Ninety-three years ago, this young woman modeled fashionable knitted tennis wear on the cover of The Corticelli Yarn Book, “Lessons in Knitting and Crochet.” The book contained an extensive assortment of fashions for men, women, children, soldiers and babies. It was published by the Corticelli Silk Mills of Florence, Massachusetts. Odd little crochet do-dads dangling in front, but other than that, somewhat modern styling. Nice subtle color combination too. Seems to hold up rather nicely, especially figuring this model was likely born in the 19th century.
“Holding up rather nicely” isn’t what comes first to mind for the “Silk Dresden Sweater” featured on the book’s inner cover page, though. I don’t think knitters with a vintage knitting bent are going to be lining up to knit this one, “posed” here by “Mrs. Vernon Castle:”
Jared Flood‘s wonderful new knitting book, “Made in Brooklyn,” is filled with updated classic designs. Some of them, like Quincy, seem inspired by Elizabeth Zimmermann (a knit designer Flood admires). The regular reader of my blog knows I admire EZ too. Quincy is constructed of garter stitch, “I-cord” borders (we are too politically correct to call them “idiot cords” anymore), and mobius construction. A mobius is a mathematical surface with only one side, formed by giving a half twist to a rectangular strip. Much of Flood’s work has a strong sense of sculpture. It will take even an experienced knitter a good bit of time to figure out how this was knitted. It is a wonderful pattern, knitted here in Lamb’s Pride Brown Sheep Bulky.
Fletcher’s Pond, with a surface area of 8,970 acres, is one of the largest inland lakes in Michigan. It is a flooding created in 1935 by the Alpena Power Company. The pond is shallow (no deeper than about 12 feet) and weedy–just the sort of lake where big bass and monster pike hang out. Every mid-February, anglers assemble to try to catch the biggest pike and the biggest perch and all the sizes in between. Carhartt Kid and his dad added a 28-incher to the well. Every colored ball is a pike on its own stringer. It was still early in the day and the biggest pike in the well was just over 32 inches. Last year’s winner was 40 inches.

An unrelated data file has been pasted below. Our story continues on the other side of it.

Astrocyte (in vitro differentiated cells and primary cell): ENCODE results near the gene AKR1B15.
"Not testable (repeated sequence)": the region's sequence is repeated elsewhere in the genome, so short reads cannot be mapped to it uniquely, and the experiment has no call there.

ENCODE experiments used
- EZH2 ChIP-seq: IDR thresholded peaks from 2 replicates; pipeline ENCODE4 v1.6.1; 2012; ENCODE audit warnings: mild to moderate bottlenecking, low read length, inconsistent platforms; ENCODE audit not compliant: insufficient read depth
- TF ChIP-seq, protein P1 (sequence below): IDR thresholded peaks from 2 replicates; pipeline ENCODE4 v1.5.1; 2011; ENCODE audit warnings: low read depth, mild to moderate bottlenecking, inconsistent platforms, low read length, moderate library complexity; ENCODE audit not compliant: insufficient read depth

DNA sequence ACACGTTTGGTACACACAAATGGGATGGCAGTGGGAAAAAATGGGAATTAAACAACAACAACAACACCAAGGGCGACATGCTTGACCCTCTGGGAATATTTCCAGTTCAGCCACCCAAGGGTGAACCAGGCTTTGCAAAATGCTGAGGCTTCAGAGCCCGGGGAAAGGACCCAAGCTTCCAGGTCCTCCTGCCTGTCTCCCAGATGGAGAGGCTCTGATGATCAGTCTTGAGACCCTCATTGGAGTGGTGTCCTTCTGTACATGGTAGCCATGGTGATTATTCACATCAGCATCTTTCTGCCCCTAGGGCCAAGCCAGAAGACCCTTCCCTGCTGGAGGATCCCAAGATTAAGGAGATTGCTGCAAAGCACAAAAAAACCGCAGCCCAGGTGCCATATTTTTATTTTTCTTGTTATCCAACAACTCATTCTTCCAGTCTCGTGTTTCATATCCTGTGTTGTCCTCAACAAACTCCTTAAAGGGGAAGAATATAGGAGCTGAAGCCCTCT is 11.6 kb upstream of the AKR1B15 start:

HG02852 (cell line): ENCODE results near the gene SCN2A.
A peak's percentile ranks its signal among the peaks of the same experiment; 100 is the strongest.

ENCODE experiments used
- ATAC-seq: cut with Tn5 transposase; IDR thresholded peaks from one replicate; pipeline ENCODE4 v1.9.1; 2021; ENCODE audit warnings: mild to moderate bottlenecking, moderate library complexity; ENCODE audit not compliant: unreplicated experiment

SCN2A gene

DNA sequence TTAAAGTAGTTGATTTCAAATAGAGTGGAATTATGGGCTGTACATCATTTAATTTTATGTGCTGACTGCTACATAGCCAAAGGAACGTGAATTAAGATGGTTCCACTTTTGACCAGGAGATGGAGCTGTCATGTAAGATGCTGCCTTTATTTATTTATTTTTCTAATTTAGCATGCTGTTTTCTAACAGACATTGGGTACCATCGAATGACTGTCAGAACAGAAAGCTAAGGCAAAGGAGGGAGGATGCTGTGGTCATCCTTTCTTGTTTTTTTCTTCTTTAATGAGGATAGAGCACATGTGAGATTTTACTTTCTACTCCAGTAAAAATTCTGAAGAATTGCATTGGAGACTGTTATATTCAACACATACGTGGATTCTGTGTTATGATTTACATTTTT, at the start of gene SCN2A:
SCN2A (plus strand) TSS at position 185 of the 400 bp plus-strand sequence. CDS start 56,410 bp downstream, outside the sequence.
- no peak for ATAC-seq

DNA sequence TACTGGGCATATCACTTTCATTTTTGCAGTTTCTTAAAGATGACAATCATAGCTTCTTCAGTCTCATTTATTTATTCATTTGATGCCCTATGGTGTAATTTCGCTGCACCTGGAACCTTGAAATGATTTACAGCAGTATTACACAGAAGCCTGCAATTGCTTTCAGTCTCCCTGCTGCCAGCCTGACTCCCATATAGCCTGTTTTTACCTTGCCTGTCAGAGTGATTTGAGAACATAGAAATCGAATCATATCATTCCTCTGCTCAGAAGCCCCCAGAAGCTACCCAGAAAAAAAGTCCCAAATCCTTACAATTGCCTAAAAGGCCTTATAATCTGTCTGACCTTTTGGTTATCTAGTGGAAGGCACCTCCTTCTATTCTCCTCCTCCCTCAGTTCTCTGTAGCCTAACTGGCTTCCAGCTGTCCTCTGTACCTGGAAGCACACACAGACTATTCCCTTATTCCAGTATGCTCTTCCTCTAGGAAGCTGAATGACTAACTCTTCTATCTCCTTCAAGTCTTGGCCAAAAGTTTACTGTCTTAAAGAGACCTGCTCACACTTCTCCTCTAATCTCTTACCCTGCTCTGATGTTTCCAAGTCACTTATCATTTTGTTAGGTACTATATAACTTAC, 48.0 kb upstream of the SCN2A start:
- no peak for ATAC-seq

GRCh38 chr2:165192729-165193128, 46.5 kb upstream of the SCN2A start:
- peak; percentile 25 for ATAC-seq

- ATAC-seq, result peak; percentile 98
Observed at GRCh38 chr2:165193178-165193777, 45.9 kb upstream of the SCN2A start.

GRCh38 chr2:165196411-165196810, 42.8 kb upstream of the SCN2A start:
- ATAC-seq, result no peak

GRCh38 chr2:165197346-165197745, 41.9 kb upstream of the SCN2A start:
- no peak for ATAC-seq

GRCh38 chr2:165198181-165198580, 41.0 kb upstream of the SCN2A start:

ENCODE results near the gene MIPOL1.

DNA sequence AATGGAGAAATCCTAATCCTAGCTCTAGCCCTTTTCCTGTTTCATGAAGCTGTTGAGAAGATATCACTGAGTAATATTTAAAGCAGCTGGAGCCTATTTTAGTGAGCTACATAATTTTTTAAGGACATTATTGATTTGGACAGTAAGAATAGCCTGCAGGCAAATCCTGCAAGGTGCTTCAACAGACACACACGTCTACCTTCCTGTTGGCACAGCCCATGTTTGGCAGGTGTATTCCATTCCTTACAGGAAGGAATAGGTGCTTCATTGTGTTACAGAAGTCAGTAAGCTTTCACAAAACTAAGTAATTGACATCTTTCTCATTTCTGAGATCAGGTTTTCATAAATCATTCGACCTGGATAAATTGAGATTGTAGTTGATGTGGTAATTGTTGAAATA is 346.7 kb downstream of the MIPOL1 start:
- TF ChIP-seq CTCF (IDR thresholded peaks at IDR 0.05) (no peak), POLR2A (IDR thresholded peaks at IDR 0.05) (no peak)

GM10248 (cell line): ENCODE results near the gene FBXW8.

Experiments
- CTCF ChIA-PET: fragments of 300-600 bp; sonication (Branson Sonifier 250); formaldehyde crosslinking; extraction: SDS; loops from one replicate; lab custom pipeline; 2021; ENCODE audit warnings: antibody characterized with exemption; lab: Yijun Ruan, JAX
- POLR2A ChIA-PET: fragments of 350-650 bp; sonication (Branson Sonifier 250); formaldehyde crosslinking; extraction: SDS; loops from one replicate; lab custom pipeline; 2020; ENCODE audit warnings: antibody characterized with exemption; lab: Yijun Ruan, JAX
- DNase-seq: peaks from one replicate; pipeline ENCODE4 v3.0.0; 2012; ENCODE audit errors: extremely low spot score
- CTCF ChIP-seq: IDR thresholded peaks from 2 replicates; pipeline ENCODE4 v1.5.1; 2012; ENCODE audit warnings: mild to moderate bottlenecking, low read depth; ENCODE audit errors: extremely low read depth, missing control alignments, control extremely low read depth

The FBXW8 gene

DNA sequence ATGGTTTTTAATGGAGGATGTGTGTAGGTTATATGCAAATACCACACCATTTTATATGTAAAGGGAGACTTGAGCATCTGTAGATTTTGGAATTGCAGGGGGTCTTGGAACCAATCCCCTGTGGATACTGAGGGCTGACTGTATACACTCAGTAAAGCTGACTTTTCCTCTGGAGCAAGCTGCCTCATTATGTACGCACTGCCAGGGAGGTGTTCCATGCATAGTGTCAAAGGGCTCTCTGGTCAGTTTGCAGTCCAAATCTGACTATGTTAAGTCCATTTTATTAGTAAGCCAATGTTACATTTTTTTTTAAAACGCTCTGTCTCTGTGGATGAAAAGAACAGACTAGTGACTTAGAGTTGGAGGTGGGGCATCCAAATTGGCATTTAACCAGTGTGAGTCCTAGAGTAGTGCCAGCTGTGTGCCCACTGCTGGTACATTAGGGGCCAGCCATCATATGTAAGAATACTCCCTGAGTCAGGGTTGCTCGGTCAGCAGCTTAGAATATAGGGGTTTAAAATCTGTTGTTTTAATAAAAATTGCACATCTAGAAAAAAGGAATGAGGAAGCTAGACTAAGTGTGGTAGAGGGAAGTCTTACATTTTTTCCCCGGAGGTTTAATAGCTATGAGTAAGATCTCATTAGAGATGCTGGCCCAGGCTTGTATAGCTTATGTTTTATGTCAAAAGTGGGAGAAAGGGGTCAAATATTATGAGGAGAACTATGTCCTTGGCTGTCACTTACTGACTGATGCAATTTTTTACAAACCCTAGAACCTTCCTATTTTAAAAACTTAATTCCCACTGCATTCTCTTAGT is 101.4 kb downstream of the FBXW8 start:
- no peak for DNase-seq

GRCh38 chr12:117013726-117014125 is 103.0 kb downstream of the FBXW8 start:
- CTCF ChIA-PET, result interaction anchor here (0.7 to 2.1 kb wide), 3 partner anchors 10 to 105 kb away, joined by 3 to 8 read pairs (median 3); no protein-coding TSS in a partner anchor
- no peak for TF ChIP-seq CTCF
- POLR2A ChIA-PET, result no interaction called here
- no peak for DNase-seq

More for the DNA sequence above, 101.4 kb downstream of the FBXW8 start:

This angler was intent on augering holes for his tip-ups, undeterred even though the front end of his truck was sinking through the ice. First things first, I guess. The ice was mostly about 20 inches thick, but he’d driven over an especially weedy section that hadn’t frozen solidly.
Knitting hats is pretty much instant gratification. If you make a mitten, you have to make another. If you make a sock, same thing. A bored knitter, or for that matter an adventurous one, can create mismatched pairs. Still, such things must happen in twos. But not hats.
It also helps, paraphrasing Elizabeth Zimmermann, that people will put almost anything on their head. And since heads come in all sizes, a knitter with a bunch of humans in her vicinity can forget about stitch gauge.
This hat is “Amanda,” a free pattern by Gina House of Londonderry, New Hampshire. (Ravelry’s Sleepy Eyes). Ravelers have already knitted it 1570 times. Mine is knitted of Malabrigo merino worsted, in the Snowbird colorway.
Next, is Kate Atherly‘s Spider Hat. It’s a cute creepy knit.
Below, from left to right, is a seeded stitch hat using Debbie New‘s cellular automaton technique where you apply a bit of math to create a pattern. Maybe Debbie’s degree in microbiology and raising eight children is the necessity that influenced her inventiveness. Next is Wendy Keele’s Tassled Pull On Cap, minus the tassles. And Mary Dominski’s Celtic Braid Hat in yarn from Blackberry Ridge Woolen Mill.
It was 1917. The Corticelli Yarn Book, “Lessons in Knitting and Crochet” published by the Corticelli Silk Mills in Florence, Massachusetts provided “instructions to help the women throughout the country who are at this time utilizing every available moment in the making of warm and comfortable garments for the boys who have responded to the call of our country in its present crises.” Women were cautioned to knit in either “gray (Oxford) or khaki” or “light Oxford” for the Navy. Corticelli supplied patterns for a sleeveless sweater (above), a “sleeping cap,” two different wristlets, a muffler, an “abdominal belt,” a “cap for convalescents,” a cap and scarf set, socks, bedsocks and a helmet liner (below). A “comfort set” would be the sleeveless sweater, wristlets and a muffler (scarf). “The knitting should be done evenly and firmly and drop stitches should be avoided. The stitches should not be cast on too tightly. The garments should be free from lumps and knots, especially the socks, as they are liable to blister the feet.”
Today, Ship Support is “supporting America’s troops deployed in the War on Terror–one stitch at a time.” The items need to be “closely knit or crocheted for warmth,” knit in colors suitable for men. “Women in the military prefer these as well.” Land’s End has teamed up with the Sailors’ Society to have us knit wooly hats for chilly sailors. Knit for the Navy is looking for afghans. Knitters are busy knitting glommits (a combination glove/mitten) and gauntlets (shooters gloves) for soldiers in Afghanistan. The need continues and those who chose to knit for soldier and sailor relief organizations knit because they care.
Does this young one look too ready for the wars to come? He modeled for Corticelli in 1917.